Alan’s Lesswilling Chronicles - Christmas special, a monologue by Jan Sargeant at

Alan’s Lesswilling Chronicles – Christmas special

Alan’s Lesswilling Chronicles

Christmas Special

written by: Jan Sargeant


And a happy bloody Covid Christmas to you too. I’ve had every jab going, I’ve been boosted more times than Britt Eckland’s had Botox so how in God’s earth can I come down with Covid in the middle of Carols from Kings? It was a tickle in the throat during Bleak Midwinter but by the time we got to the first Noel, I was gargling with a Lemsip and shoving a poker up my left nostril. I wouldn’t mind but I’d been saving It’s a Wonderful Life till Christmas Eve this year. Normally I’ve watched it by now at least once. An angel got his wings without my help this year. I’m thinking maybe Argos or Curry’s would have been good in Bedford Falls.

We’ve just been too busy with the festive Walkz’n’talkz. I never appreciated how much difference it can make if you stick an elf on your leaflets, offer a mince pie with the flask of tea instead of a Custard Cream and stick a sprig of holly in your bobble hat. James is a genius with promotion, I must say. I drew the line at dressing up as a Christmas character though. I’ve never seen a grinch for one thing and wearing a set of antlers and a red nose isn’t my idea of warm winter clothes. I’m not even fond of overly festive jumpers myself. Those were all Rose’s ideas, by the way. Barbara wanted us to introduce a more religious element, go back to the true meaning of it and all that, but we couldn’t find a donkey. Well, we could but have you any idea how much they charge to hire one? And you’d have to have someone walking behind it picking up any little gifts it deposited. Barbara drew the line at manure manager, she said. Did enough shit shovelling when she’d worked in HR. Octopus said it wouldn’t be inclusive either, because Christianity only offers one version of Christmas and she and her wife preferred to celebrate Alban Arthuan like the ancient Celts. Willy only comes to board meetings once in a while but he was there that night and he said all religion was just opium for the people and we should focus our energies on Christmas bunnies. When Rose asked if he didn’t mean Easter bunnies, he said rabbits were just as relevant at Christmas time, and we should throw off the shackles of mindless orthodoxy. He’d had a few glasses of port by that point though so we didn’t minute it. We don’t minute much Willy says actually; he’s a better sleeping partner.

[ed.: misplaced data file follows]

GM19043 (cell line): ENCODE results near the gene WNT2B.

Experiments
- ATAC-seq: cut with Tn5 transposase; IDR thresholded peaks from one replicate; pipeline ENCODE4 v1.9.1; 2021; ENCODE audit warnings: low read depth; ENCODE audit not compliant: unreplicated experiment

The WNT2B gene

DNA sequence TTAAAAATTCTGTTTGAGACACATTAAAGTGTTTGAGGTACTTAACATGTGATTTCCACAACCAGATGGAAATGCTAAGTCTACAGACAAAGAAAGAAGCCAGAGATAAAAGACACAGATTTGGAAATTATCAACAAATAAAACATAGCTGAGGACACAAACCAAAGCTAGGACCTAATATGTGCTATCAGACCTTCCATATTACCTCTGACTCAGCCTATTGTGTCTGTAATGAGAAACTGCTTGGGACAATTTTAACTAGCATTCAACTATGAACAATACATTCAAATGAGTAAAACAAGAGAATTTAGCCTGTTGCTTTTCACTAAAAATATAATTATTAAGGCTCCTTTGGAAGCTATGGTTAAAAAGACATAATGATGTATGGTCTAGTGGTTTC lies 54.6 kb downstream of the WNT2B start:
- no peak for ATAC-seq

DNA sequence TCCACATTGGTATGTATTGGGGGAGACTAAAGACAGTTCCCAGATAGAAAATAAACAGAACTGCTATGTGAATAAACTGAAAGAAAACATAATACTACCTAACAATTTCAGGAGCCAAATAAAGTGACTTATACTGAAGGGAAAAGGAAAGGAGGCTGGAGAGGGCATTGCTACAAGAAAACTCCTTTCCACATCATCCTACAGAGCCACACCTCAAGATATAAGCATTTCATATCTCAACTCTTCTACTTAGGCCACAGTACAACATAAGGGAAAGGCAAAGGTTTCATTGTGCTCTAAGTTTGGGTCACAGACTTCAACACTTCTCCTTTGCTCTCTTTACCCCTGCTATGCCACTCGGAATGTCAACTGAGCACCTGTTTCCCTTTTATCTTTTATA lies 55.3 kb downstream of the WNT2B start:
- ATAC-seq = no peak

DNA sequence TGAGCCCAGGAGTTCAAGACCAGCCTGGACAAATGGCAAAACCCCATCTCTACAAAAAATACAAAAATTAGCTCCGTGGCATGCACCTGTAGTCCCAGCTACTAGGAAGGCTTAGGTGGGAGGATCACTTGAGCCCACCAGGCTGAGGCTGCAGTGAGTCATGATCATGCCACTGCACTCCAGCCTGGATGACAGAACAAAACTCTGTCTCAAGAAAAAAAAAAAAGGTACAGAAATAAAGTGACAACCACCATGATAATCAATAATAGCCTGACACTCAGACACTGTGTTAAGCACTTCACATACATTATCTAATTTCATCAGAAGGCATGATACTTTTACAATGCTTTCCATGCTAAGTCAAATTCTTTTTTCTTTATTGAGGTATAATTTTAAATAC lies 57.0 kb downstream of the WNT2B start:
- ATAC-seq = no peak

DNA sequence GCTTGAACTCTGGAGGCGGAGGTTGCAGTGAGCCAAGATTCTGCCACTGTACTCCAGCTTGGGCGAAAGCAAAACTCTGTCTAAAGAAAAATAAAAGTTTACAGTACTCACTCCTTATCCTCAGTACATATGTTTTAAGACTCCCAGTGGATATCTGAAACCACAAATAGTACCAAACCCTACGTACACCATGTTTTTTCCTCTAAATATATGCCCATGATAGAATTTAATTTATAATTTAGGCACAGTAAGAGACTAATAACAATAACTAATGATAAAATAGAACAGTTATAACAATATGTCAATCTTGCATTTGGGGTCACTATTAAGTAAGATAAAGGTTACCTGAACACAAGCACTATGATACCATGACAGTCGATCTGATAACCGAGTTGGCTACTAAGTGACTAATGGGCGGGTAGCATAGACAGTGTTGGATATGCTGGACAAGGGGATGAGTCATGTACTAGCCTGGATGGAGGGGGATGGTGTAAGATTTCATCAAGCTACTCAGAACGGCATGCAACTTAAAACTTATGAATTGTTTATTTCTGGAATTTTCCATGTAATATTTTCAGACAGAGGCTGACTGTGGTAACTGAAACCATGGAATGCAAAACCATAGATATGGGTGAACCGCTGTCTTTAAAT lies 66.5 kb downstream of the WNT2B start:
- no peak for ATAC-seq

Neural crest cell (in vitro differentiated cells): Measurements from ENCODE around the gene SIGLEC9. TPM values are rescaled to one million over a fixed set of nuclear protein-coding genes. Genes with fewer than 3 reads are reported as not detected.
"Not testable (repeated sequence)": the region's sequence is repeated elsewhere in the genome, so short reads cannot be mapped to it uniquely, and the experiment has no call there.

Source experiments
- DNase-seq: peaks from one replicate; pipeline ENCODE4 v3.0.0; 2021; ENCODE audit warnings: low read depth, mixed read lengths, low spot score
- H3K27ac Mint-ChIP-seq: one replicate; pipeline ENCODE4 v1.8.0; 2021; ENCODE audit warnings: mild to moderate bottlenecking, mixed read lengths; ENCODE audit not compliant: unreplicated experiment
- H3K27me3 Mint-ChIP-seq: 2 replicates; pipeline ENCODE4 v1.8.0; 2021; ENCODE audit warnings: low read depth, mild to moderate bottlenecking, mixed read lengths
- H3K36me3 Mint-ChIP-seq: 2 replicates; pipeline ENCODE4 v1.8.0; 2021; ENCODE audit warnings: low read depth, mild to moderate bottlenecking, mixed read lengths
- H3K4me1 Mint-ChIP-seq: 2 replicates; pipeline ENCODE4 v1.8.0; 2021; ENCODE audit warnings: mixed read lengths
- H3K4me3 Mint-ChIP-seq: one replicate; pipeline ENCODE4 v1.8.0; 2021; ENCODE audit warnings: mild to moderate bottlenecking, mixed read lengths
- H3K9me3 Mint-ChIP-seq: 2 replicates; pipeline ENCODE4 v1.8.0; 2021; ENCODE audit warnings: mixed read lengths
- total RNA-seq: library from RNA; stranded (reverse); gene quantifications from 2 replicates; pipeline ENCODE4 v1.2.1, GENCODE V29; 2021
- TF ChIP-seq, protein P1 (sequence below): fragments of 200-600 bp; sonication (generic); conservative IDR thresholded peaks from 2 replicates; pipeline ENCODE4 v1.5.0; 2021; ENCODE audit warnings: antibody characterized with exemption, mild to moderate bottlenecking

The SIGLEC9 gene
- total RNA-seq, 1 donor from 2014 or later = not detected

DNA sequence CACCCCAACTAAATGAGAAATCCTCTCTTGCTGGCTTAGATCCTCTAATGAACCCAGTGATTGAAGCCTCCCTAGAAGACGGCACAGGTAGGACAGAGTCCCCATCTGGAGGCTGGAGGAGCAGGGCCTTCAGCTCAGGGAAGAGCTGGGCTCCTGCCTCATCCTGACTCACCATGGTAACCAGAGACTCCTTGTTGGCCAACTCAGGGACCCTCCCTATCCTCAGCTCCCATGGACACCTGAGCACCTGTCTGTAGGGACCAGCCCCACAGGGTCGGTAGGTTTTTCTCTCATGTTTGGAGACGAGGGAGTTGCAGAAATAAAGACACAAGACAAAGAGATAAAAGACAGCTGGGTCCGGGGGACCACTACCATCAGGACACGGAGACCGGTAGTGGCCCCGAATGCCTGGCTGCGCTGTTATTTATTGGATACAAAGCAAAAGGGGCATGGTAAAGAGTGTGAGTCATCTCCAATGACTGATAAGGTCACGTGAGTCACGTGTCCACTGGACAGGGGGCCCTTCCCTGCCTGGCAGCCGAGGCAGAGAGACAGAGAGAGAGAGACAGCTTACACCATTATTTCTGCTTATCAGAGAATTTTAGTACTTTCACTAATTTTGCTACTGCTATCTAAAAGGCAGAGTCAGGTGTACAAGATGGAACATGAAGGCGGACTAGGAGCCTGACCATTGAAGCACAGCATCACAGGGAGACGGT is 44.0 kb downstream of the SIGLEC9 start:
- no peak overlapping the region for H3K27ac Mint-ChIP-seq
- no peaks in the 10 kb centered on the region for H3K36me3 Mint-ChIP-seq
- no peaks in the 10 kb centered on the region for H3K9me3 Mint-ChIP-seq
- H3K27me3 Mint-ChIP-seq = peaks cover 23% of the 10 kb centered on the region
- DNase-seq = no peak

I hadn’t realised they were quite so radical at The Telegraph; he was less extreme when he read the Guardian. Anyway, that’s when I said that as Chairman I was moving on to the next item on the agenda. The ladies all objected to my use of Chairman, as I knew they would, but as I told them, I was also the Chief Executive of the company and I’d decided to adopt a top down management approach. There’s no reason on God’s earth, I said, why we shouldn’t use the term Chairman, and anyone who mentioned the word patriarchy would be shot. That lightened the atmosphere a bit. James said he would refill the glasses while Rose, Barbara and Octopus started discussing druid festivals and their relevance in 21st century England. Willy said he’d have one more for the road and would we be having any nibbles tonight, only he’d missed having his tea because he’d been icing his Christmas cake; he said trying to recreate the 1973 Sunderland FA cup win in fondant icing had been particularly tricky. Barbara said that didn’t sound a very festive theme and Willy told her perhaps not but it had been one of his proudest moments to be there cheering them on. They’d put on some sausage stotties down the pub where they’d watched the game. He hadn’t actually been to Wembley of course – he’d been a socialist worker at the time.